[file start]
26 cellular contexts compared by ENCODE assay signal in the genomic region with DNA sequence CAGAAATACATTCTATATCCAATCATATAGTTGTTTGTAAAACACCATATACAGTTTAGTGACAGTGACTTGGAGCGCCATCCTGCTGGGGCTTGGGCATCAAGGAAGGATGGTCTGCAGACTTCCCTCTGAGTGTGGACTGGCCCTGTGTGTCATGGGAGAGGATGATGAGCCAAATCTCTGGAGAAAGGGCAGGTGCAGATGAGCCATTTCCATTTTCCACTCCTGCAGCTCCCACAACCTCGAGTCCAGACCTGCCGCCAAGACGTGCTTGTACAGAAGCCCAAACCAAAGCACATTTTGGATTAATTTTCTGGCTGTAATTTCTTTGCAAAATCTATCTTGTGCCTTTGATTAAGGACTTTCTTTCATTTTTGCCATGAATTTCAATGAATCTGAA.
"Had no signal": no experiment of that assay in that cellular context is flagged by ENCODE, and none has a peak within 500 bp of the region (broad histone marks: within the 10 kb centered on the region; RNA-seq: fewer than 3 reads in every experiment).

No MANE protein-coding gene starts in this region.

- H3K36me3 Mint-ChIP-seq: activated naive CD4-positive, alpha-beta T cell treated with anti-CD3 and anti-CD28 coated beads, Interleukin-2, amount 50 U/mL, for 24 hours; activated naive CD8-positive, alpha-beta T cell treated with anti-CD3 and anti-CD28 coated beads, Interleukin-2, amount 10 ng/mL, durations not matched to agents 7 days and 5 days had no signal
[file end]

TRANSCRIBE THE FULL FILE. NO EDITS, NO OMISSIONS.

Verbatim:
26 cellular contexts compared by ENCODE assay signal in the genomic region with DNA sequence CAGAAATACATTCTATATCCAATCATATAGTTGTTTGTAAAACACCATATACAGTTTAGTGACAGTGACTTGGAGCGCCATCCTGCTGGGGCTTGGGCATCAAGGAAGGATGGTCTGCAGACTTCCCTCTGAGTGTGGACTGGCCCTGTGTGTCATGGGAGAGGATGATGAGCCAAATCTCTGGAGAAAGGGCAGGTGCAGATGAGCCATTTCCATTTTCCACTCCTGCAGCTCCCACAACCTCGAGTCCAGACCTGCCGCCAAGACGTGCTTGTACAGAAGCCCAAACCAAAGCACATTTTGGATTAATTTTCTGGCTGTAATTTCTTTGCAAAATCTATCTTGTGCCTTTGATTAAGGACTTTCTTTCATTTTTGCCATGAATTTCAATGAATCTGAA.
"Had no signal": no experiment of that assay in that cellular context is flagged by ENCODE, and none has a peak within 500 bp of the region (broad histone marks: within the 10 kb centered on the region; RNA-seq: fewer than 3 reads in every experiment).

No MANE protein-coding gene starts in this region.

- H3K36me3 Mint-ChIP-seq: activated naive CD4-positive, alpha-beta T cell treated with anti-CD3 and anti-CD28 coated beads, Interleukin-2, amount 50 U/mL, for 24 hours; activated naive CD8-positive, alpha-beta T cell treated with anti-CD3 and anti-CD28 coated beads, Interleukin-2, amount 10 ng/mL, durations not matched to agents 7 days and 5 days had no signal